Moldova Sees Contagion in Russian Intervention in CrimeaVeronica Navarro Espinosa and Elena Popina
Moldovan Prime Minister Iurie Leanca said Russia’s incursion into Crimea, an autonomous province of Ukraine, could be replicated in other countries in the region.
“It is just a very dangerous development,” Leanca said in an interview at Bloomberg’s headquarters in New York today. “It’s indeed very contagious.”
Moldova, the smallest economy in central and eastern Europe after Kosovo, shares a border with Ukraine and depends on Russia for its natural gas needs. Leanca, who has been Moldova’s prime minister since April 2013, said he is “very anxious” about the developments in Crimea and called on President Barack Obama during a meeting this week to provide “strong U.S. leadership” together with the European Union.
A lack of progress in integrating Ukraine and Moldova into the EU have made the countries more vulnerable to Russian interference, said Leanca, 50. Russian President Vladimir Putin sent thousands of troops to Crimea over the past week. Moldova faces its own challenges in secessionist Transnistria, an industrial region adjoining Ukraine that has Russian military presence.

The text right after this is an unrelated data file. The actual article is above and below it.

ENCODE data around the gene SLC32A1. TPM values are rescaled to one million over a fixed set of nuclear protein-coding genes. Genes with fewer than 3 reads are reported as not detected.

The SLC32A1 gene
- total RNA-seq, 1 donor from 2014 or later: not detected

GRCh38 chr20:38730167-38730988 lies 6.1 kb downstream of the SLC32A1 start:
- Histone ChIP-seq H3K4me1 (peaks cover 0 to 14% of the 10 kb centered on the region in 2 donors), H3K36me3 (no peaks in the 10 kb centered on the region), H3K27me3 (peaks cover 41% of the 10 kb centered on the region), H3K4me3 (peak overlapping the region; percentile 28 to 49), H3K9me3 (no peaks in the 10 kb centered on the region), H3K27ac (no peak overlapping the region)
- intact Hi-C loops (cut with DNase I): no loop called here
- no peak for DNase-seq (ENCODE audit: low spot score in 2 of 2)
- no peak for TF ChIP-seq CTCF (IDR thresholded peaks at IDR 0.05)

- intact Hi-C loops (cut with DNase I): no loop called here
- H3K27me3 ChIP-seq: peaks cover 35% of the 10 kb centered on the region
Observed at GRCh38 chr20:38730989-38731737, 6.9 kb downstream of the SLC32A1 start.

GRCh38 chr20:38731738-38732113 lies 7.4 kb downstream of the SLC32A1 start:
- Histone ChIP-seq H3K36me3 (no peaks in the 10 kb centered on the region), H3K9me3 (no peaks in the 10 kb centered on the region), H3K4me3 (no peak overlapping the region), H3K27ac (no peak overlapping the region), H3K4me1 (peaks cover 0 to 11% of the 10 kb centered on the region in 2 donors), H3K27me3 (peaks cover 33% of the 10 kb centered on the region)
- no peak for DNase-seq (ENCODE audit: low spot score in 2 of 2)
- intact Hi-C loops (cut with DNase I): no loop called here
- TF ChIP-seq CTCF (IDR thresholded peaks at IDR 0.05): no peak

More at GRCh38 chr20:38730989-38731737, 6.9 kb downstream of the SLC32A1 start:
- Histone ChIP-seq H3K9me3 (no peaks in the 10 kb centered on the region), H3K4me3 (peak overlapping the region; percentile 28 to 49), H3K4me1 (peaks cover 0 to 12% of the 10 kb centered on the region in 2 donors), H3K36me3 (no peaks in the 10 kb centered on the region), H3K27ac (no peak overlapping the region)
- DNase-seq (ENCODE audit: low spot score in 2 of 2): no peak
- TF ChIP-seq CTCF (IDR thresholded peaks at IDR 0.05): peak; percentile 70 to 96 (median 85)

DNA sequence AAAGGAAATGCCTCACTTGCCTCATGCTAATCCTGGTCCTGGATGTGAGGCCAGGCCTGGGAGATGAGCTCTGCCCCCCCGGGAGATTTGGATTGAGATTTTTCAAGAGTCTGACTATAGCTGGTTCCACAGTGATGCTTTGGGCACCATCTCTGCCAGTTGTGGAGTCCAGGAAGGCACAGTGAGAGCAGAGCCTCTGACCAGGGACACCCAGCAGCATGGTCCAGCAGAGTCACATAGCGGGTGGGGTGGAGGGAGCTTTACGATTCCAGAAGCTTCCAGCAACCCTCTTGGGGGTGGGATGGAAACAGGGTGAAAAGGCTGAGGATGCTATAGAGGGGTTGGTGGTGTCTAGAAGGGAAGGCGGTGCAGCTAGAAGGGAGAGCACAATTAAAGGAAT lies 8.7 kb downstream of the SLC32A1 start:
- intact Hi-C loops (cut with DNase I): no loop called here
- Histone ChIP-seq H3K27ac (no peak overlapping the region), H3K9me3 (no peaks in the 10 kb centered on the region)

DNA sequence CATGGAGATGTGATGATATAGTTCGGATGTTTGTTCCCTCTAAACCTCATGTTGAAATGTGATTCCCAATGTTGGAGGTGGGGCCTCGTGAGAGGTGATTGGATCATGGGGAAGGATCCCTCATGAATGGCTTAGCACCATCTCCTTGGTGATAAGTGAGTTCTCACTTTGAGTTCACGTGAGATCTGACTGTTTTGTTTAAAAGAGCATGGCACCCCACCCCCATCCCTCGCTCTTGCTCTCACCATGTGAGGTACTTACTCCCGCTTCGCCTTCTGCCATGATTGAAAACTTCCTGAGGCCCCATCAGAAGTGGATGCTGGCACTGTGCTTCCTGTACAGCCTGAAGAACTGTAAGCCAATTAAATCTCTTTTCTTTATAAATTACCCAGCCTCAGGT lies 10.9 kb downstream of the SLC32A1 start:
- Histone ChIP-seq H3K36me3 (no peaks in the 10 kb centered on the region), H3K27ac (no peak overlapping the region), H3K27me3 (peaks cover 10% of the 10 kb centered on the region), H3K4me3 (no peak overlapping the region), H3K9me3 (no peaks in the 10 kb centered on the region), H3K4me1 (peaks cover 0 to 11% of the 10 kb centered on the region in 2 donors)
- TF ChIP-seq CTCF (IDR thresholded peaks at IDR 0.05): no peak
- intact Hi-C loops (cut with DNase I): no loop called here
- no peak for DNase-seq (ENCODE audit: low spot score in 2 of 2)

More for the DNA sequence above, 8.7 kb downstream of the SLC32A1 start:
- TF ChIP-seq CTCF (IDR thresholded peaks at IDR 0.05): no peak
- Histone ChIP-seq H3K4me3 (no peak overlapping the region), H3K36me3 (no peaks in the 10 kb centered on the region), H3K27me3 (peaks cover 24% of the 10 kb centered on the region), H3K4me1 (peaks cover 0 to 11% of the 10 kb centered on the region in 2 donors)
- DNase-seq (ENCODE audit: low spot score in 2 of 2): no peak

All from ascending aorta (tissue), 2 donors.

“We are in a very difficult situation because we fight for certain values and for certain objectives when there’s no response,” Leanca said. “We need a common vision that should be shared by Washington, Paris, Berlin and some other European states. Otherwise is very difficult to keep this objective alive.”
Leanca said his country needs the U.S. and EU to show “a strong involvement in this Transnistria conflict, for instance, because we can’t address it on our own.”
Secretary of State John Kerry said this week that the U.S. would provide an additional $2.8 million in aid to develop economic competitiveness in Moldova, which has a population of 3.6 million. Leanca said the response he received from both Obama and Vice President Joe Biden “was positive.”
An administration official speaking on condition of anonymity said Obama is sensitive to concerns from Moldova and former Soviet republics that have large Russian populations or worry about territorial integrity. Meetings with such leaders in recent days are meant to show U.S. solidarity, the official said today.
Moldova’s $7.25 billion economy grew 8 percent in the first nine months of 2013, according to the statistics office. The production of fruit, wine and tobacco account for about half of Moldova’s exports and almost a third of employment, according to a report by Steven Woehrel of the nonpartisan Congressional Research Service in Washington.
Kerry and his Russian counterpart Sergei Lavrov met in Paris today as Americans weigh whether to attach sanctions to penalize Russia and restore stability in Ukraine. The two didn’t reach any agreement at the meeting.
The EU today promised 1.6 billion euros ($2.2 billion) in emergency aid to help the Ukrainian government avert a default. U.S. officials have said they are preparing $1 billion in loan guarantees.
“Ninety-nine percent would depend on how Western countries reacts to this,” Leanca said. “So far they are encouraging.”